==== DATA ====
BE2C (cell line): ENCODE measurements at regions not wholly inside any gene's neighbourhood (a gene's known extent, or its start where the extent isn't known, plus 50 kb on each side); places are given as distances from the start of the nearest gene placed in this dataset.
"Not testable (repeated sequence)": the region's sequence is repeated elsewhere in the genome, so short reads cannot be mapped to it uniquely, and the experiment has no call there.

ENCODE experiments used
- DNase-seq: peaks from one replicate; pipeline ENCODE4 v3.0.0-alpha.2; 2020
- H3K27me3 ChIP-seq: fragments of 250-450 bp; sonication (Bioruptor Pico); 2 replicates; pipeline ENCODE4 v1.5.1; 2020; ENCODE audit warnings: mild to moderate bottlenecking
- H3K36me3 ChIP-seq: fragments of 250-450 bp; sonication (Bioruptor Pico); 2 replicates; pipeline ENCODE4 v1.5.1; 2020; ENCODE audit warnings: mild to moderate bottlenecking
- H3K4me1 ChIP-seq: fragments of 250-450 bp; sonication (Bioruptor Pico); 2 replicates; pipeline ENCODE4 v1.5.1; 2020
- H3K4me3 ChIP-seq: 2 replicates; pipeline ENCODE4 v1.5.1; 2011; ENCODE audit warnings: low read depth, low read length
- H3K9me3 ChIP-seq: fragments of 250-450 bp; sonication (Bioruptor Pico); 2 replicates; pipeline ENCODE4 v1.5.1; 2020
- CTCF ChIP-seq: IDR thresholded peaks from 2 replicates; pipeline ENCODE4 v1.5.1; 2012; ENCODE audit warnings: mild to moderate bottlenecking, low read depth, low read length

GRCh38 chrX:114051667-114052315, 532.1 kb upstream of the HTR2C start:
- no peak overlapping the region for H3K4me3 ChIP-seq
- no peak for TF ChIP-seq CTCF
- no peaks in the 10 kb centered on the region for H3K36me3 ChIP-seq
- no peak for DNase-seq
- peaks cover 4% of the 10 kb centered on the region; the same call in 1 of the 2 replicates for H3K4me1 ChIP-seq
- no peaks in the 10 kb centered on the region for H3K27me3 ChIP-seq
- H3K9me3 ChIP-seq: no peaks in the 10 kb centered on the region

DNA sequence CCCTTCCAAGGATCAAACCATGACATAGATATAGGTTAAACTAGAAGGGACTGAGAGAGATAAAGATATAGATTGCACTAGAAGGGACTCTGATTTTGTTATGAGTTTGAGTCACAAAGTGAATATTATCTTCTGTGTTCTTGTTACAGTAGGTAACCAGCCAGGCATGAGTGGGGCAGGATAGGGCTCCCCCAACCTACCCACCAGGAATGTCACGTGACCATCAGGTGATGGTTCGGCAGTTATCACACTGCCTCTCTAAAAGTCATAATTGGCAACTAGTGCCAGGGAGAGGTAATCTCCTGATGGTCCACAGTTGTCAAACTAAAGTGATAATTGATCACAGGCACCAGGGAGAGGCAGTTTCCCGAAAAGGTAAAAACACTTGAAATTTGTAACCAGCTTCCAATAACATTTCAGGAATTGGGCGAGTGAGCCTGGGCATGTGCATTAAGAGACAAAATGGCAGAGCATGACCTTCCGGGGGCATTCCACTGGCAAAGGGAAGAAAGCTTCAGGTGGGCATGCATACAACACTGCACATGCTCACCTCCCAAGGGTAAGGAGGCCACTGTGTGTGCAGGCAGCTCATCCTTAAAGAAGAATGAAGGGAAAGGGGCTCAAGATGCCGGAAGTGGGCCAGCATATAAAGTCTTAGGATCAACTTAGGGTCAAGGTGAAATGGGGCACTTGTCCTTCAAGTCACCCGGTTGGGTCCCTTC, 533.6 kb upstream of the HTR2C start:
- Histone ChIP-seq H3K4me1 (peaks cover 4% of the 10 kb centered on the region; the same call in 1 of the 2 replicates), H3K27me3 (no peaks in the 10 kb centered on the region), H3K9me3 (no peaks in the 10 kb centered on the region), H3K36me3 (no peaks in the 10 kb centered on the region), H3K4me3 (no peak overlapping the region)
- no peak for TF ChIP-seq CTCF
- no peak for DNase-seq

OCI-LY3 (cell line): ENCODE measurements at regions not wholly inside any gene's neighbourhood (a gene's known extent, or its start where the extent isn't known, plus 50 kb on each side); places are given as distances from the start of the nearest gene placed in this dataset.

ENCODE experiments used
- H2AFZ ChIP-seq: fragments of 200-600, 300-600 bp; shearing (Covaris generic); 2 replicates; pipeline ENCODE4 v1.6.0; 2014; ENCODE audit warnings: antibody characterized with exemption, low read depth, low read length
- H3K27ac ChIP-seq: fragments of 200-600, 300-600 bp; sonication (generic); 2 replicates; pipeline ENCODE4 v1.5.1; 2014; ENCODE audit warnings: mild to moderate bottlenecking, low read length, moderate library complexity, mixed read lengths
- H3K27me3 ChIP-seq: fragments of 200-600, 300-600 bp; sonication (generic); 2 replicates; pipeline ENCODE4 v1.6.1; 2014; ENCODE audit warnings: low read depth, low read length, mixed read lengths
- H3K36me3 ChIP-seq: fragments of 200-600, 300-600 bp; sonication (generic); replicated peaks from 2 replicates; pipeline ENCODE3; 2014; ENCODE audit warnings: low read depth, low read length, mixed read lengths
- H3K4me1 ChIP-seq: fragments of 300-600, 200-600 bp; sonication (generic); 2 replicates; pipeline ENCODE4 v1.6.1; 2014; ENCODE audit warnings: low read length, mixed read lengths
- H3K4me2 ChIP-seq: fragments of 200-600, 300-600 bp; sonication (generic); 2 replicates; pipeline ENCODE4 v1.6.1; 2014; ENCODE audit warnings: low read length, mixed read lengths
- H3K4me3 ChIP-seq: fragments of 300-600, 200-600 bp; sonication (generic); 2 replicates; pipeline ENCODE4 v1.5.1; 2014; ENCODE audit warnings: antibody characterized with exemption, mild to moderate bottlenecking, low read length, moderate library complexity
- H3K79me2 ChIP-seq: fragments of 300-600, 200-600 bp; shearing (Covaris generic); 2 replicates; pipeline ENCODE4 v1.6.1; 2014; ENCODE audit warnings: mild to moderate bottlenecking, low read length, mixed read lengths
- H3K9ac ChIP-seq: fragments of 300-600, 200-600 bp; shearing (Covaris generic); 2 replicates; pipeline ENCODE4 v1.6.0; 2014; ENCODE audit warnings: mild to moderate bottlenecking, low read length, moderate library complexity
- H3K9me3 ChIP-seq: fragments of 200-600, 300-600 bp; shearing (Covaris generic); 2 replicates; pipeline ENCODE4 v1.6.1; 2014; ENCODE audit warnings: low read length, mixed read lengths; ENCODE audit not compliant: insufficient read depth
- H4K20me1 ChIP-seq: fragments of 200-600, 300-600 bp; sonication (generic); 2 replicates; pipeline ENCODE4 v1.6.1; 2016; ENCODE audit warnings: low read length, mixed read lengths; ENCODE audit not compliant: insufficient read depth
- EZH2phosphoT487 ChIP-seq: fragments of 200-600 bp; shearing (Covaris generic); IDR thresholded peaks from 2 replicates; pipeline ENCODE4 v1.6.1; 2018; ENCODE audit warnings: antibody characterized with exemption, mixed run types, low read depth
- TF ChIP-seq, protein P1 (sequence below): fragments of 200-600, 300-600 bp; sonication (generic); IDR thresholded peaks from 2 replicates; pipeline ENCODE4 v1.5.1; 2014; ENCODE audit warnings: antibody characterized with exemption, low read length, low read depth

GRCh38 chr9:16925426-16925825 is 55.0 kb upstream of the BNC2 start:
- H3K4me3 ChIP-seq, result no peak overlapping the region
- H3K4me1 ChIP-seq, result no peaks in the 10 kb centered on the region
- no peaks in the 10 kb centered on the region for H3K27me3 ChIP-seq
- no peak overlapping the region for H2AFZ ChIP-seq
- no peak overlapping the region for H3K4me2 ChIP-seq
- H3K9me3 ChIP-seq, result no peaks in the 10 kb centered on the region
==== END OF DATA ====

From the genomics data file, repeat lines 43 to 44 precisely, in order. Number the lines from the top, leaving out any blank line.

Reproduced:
- no peak overlapping the region for H3K4me2 ChIP-seq
- H3K9me3 ChIP-seq, result no peaks in the 10 kb centered on the region